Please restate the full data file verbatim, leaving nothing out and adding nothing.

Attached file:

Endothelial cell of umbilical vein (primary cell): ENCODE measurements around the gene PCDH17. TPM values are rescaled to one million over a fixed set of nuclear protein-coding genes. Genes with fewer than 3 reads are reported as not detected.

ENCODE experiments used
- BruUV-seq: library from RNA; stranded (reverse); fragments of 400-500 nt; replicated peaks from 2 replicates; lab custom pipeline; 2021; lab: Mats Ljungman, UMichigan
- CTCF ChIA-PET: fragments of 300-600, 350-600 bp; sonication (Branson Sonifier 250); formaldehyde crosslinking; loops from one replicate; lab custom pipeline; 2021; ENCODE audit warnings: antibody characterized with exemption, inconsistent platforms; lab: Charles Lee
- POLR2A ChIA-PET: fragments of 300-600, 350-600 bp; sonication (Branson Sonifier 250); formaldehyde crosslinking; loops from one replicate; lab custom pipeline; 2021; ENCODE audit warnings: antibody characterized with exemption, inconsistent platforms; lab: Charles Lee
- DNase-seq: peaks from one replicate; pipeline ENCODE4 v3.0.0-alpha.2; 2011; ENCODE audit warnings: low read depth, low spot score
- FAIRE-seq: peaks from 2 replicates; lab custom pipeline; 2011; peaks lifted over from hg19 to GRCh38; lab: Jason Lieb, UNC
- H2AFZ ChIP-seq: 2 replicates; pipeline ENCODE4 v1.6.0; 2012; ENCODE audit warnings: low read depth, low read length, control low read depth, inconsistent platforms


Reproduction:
Endothelial cell of umbilical vein (primary cell): ENCODE measurements around the gene PCDH17. TPM values are rescaled to one million over a fixed set of nuclear protein-coding genes. Genes with fewer than 3 reads are reported as not detected.

ENCODE experiments used
- BruUV-seq: library from RNA; stranded (reverse); fragments of 400-500 nt; replicated peaks from 2 replicates; lab custom pipeline; 2021; lab: Mats Ljungman, UMichigan
- CTCF ChIA-PET: fragments of 300-600, 350-600 bp; sonication (Branson Sonifier 250); formaldehyde crosslinking; loops from one replicate; lab custom pipeline; 2021; ENCODE audit warnings: antibody characterized with exemption, inconsistent platforms; lab: Charles Lee
- POLR2A ChIA-PET: fragments of 300-600, 350-600 bp; sonication (Branson Sonifier 250); formaldehyde crosslinking; loops from one replicate; lab custom pipeline; 2021; ENCODE audit warnings: antibody characterized with exemption, inconsistent platforms; lab: Charles Lee
- DNase-seq: peaks from one replicate; pipeline ENCODE4 v3.0.0-alpha.2; 2011; ENCODE audit warnings: low read depth, low spot score
- FAIRE-seq: peaks from 2 replicates; lab custom pipeline; 2011; peaks lifted over from hg19 to GRCh38; lab: Jason Lieb, UNC
- H2AFZ ChIP-seq: 2 replicates; pipeline ENCODE4 v1.6.0; 2012; ENCODE audit warnings: low read depth, low read length, control low read depth, inconsistent platforms